There’s something about autism that invites scapegoating. The latest attack was on makers of Lexapro, the anti-depressant medication, when used during pregnancy. Six plaintiffs recruited three experts to testify to a supposed causal connection between the drug and their children’s affliction. The court rejected the expert testimony outright and dismissed the case. Three weeks ago, the Second Circuit affirmed. The decisions, while applaudable, are problematic.
A series of class action cases claim that Zantac can cause cancer. It is not Zantac per se, but a degradation-produced, N-nitrosodimethylamine (NDMA), which may cause cancer at high doses. What do we know about NDMA?
Acid indigestion. Just the words give me heartburn. Multiple remedies are available, both prescription and over-the-counter. But hundreds of thousands of people are claiming that they got cancer from one of them: Zantac. Their cases are pending in various courts around the country. The decision regarding the admissibility of their expert testimony in federal cases was just released. So, how did the plaintiffs fare?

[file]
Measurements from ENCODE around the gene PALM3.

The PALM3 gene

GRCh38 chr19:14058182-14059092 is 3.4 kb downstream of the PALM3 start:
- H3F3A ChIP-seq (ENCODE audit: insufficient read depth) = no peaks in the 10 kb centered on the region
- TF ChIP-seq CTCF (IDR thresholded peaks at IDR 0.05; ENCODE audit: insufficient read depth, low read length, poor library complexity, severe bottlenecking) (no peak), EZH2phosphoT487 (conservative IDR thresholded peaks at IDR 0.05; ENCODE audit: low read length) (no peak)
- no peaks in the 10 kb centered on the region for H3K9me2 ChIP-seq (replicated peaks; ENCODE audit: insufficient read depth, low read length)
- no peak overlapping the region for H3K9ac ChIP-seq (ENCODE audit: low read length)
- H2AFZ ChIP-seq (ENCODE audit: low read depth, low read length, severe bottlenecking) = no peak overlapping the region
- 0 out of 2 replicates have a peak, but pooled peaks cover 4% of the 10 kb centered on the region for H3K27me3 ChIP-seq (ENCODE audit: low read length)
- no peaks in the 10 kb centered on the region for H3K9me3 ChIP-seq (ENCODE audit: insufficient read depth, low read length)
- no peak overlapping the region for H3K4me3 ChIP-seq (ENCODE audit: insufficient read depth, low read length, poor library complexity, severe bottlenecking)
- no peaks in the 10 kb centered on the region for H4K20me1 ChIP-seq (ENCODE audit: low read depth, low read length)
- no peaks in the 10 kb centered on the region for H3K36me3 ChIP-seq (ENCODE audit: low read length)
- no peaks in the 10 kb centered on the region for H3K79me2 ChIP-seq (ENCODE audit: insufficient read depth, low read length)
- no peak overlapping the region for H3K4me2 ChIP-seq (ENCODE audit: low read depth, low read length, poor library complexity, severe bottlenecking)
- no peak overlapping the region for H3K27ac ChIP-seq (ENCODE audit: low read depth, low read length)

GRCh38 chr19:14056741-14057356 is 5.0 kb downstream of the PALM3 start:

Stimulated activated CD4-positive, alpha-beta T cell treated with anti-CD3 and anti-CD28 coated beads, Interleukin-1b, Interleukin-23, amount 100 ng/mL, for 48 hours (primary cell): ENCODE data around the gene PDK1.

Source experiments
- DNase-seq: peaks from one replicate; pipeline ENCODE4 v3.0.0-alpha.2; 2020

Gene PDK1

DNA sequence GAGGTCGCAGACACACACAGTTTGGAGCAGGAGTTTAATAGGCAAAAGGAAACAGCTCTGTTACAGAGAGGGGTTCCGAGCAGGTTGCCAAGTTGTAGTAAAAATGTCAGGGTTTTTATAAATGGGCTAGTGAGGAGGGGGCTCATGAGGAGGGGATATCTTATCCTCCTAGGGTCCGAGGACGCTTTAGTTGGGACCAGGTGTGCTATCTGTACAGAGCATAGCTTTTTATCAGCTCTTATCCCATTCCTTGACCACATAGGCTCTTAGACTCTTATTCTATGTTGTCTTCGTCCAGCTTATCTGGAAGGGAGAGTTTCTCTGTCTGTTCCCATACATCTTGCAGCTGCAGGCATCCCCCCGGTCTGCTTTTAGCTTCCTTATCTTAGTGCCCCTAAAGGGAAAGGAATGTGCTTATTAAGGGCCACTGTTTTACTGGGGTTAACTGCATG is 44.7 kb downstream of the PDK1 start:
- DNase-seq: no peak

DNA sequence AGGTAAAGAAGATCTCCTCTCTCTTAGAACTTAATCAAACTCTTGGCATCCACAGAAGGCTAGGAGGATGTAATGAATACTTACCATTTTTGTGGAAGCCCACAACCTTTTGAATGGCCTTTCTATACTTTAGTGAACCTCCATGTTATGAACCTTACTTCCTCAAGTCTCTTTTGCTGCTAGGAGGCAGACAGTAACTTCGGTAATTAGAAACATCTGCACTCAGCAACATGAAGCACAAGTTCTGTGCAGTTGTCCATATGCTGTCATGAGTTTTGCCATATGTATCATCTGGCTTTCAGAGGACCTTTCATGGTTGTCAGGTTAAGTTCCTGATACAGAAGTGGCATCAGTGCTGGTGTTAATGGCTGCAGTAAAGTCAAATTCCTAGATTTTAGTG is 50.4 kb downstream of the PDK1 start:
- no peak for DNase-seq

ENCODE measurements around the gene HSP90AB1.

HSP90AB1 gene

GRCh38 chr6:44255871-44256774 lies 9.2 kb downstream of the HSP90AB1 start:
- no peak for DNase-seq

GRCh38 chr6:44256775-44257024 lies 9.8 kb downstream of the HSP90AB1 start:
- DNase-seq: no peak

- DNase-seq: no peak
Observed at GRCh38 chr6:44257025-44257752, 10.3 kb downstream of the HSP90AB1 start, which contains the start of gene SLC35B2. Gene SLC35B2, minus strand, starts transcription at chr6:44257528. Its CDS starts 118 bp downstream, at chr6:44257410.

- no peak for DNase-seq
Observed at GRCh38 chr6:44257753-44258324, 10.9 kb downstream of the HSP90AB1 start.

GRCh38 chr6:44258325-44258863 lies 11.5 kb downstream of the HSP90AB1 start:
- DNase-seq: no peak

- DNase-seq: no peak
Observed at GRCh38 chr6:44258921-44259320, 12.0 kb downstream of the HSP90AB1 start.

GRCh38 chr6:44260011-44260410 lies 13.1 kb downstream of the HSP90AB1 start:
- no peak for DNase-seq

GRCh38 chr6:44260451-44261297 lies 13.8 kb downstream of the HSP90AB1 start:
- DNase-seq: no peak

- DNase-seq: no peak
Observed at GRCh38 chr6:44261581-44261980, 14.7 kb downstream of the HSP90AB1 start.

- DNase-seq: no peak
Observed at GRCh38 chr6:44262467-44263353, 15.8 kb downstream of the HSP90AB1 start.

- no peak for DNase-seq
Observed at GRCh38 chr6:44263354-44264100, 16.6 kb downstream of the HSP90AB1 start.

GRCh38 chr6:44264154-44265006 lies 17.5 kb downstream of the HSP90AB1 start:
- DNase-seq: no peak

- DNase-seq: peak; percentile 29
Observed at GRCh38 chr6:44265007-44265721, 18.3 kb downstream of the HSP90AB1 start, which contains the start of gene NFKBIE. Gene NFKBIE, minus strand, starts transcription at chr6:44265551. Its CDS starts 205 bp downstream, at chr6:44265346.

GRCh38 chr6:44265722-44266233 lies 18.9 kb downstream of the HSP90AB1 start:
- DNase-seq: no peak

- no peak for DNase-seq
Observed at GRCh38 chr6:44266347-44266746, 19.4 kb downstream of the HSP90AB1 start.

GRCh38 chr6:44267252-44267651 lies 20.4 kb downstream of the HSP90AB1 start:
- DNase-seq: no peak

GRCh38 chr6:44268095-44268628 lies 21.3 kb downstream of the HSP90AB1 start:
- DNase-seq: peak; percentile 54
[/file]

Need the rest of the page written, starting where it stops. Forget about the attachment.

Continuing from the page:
Two large data-mining studies show an association between the most common type of medication for heartburn and ulcers PPIs (e.g., Nexium, Prilosec) and heart attacks. This type of analysis cannot support cause-and-effect, but the data encourage prospective trials.